Where do you get your ideas? It’s the question writers hear more than any other. So often, in fact, that it’s become kind of an inside joke—an eye-roll inducing cliché when writers talk amongst themselves. But here’s the thing: I completely get why readers ask it.
Getting ideas seems mythical—especially when you’re just starting out. I remember when I first knew I wanted to be a writer and I patiently waited (for years) for a fabulous, high-concept idea to fall from the sky. It didn’t help that I often read interviews with writers who talked about ideas for novels popping into their heads fully formed on their daily commute. Or having a dream with all the story elements in neatly in place and then hurrying to the computer the next morning to let the story pour effortlessly from their fingertips.
As soon as that happens to me, I told myself, I’ll get busy and begin my writing career. It took me a long time to realize that those magical-sounding stories were one in a million and that like most things in life, the rest of us have to work at it.
But how do you work at generating ideas? Ah, for that there is a secret sauce. Or rather, a magic question. What if?
If ideas were puppies, this simple question would be the bit of bacon in your pocket that had them sniffing at your fingers and ultimately following you home. Once you know how to use what if to your advantage, you’ll find that ideas are all around you.
Have you ever gotten a new car—especially a car in a color or model that you think is fairly unique—and then you drive it off the lot and suddenly that same car is everywhere?
It’s not that dozens of other people think you’re a trend-setter and followed you to the dealership to copy you. It’s that the cars were there all along, but now you’re tuned in and good at spotting them.
Ideas are like that. So here’s how to tune-in to the ideas that are floating all around just waiting to be discovered. When you hear something interesting in a news story, in a conversation, in a documentary, even in another book, let yourself daydream about it. What if things had turned out differently? What if things aren’t what they seem? What if there’s more to the story? When a writer’s mind wanders, they see it as an opportunity instead of a distraction.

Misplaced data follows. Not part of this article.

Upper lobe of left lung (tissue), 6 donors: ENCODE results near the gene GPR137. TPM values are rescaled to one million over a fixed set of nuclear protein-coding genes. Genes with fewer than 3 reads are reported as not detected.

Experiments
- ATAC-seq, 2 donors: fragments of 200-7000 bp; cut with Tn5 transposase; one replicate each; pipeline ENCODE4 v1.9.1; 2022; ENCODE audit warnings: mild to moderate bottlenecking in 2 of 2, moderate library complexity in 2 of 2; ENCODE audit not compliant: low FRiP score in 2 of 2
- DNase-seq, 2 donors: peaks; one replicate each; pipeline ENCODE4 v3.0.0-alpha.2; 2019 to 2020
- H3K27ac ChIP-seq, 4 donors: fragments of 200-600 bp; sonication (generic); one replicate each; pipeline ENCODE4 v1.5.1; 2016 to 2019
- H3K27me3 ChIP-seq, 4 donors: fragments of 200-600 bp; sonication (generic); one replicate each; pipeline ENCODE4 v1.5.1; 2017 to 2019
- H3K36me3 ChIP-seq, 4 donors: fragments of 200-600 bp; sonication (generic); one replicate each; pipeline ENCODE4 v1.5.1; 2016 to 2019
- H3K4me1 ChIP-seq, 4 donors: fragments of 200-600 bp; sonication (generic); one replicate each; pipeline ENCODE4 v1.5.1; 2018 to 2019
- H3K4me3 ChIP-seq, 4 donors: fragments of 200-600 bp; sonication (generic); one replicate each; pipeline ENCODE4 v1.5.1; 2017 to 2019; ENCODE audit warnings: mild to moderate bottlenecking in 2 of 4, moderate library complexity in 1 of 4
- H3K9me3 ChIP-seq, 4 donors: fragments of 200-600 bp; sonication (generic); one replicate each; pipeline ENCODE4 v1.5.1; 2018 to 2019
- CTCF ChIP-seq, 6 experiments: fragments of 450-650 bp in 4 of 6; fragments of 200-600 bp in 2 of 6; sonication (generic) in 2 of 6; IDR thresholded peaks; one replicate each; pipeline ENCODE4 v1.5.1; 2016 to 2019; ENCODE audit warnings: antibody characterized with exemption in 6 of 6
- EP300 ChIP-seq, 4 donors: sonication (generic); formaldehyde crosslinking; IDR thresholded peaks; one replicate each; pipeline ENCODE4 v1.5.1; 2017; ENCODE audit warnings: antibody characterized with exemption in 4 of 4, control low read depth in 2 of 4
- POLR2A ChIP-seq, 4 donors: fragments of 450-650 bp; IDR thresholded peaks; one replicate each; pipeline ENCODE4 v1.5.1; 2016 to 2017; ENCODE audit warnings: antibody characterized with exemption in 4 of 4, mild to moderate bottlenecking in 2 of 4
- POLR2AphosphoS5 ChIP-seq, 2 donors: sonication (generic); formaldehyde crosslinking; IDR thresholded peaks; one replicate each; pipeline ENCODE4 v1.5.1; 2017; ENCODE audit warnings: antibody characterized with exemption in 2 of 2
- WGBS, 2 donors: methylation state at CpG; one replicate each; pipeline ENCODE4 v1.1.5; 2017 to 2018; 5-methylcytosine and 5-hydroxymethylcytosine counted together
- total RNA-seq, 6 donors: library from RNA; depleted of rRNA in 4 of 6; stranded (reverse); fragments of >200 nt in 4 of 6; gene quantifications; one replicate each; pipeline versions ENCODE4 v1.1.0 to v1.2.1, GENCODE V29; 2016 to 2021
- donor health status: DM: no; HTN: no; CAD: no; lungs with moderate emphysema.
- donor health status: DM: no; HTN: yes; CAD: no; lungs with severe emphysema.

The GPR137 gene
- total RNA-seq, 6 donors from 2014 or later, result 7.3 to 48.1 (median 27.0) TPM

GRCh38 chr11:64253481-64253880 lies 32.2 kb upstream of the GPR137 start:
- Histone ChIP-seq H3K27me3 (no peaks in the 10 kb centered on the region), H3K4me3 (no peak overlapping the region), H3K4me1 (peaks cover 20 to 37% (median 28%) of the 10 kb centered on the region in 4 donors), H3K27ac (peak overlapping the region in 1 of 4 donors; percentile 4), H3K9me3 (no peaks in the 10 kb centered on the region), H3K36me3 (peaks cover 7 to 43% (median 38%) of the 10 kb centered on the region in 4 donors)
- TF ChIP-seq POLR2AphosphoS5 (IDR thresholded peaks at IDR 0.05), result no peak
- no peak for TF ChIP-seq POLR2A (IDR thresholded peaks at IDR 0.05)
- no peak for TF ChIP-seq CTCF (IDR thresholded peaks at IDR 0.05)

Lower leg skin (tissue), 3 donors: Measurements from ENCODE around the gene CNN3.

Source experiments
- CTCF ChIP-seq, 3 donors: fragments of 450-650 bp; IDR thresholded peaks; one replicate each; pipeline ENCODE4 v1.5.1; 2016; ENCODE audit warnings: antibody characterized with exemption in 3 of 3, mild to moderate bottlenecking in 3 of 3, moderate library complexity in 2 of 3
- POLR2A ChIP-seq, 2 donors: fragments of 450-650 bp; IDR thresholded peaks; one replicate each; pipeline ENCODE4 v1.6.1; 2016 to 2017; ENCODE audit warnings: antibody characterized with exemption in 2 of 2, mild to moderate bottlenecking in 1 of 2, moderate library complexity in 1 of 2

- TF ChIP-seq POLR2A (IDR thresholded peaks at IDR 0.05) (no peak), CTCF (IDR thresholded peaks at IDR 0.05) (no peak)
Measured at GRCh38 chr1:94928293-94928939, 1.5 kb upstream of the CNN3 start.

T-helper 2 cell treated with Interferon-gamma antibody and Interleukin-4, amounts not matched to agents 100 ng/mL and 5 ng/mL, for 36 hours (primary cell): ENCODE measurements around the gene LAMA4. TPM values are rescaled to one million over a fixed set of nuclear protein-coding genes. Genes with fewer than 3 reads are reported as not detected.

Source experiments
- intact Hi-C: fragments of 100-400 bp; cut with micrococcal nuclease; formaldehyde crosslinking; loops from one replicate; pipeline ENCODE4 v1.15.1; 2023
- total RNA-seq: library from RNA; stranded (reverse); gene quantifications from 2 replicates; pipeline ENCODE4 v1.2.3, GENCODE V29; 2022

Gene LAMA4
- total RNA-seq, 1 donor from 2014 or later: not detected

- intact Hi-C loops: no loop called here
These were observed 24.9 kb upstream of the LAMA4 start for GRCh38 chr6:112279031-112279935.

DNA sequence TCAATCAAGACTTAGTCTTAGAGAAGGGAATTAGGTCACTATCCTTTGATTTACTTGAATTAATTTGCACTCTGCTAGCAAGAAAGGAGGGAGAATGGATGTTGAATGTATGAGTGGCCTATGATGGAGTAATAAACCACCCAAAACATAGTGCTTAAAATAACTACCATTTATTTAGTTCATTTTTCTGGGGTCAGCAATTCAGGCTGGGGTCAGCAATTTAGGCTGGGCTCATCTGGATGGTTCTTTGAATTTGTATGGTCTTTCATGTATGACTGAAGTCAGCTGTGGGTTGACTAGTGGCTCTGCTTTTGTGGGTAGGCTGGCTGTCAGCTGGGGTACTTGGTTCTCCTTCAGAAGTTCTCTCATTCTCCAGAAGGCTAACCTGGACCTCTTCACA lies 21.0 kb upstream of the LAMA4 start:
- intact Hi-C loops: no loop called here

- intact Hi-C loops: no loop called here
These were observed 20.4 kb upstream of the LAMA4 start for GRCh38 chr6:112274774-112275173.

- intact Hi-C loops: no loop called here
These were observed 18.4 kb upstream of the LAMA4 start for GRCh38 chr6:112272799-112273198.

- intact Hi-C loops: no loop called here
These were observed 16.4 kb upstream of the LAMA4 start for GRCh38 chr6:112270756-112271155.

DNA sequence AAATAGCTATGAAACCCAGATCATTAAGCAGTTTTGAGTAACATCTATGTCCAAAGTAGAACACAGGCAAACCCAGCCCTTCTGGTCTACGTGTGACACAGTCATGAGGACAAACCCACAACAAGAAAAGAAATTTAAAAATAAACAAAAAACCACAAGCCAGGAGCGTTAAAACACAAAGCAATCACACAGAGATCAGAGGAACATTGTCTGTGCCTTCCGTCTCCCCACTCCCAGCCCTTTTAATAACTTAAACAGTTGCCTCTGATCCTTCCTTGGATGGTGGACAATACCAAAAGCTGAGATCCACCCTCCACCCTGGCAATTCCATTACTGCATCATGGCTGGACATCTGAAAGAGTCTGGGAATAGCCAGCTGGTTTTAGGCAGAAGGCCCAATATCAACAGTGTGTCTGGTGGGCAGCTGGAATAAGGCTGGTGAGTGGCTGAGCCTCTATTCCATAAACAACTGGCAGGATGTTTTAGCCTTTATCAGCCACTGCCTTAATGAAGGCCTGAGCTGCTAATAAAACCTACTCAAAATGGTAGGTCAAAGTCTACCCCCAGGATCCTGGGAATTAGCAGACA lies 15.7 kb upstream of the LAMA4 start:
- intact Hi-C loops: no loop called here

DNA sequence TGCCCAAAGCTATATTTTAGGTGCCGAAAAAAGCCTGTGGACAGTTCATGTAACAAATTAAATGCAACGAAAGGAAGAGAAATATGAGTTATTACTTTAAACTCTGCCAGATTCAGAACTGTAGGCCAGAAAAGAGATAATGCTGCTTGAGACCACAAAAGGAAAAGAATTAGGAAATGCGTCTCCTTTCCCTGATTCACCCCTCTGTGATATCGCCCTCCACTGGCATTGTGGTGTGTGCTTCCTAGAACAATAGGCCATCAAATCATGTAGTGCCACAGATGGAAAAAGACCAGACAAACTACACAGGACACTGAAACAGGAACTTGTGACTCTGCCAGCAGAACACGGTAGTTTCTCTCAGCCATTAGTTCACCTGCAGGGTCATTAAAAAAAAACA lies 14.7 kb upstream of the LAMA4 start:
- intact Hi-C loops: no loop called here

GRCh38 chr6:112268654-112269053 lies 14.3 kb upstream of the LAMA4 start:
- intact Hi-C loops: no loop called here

Children are great at doing this before we teach them that they have to stop. One night at the dinner table, one of my sons was complaining that he had been having hard time falling asleep lately. My then seven-year-old daughter turned to him and said, “Just tell yourself a story about your day.”
His response was something really refined, like, “Huh?”
“You just start with something that really happened and then change it,” she explained. “Like the other day a boy at school was chasing me and later that night I wondered what would have happened if he’d caught me? And then what if he’d put me in a golden cage high in the treetop like a bird? But why would he want to keep me locked away? Is it because I have some special power that makes me dangerous? Is he afraid of me?”
She went on like this for ten minutes or so and her brother just stared at her with his mouth hanging open. She has the makings of a great writer. If there were a secret formula for ideas, it would look something like this: Daydreaming + (350) questions=Book idea. Although for the record, math was never my forte, so take that formula with a grain of salt. And also note that books can’t have just one idea—you need a lot of great ideas to build a compelling plot. Some of the best plots come from two or more seemingly unrelated ideas colliding in a unique way.
Ideas are the easiest part of being a writer. You just have to train yourself to notice them and then follow them around, peppering them with questions until a whole world has sprung up from your imagination.
And then comes the hard part. You actually have a write the book.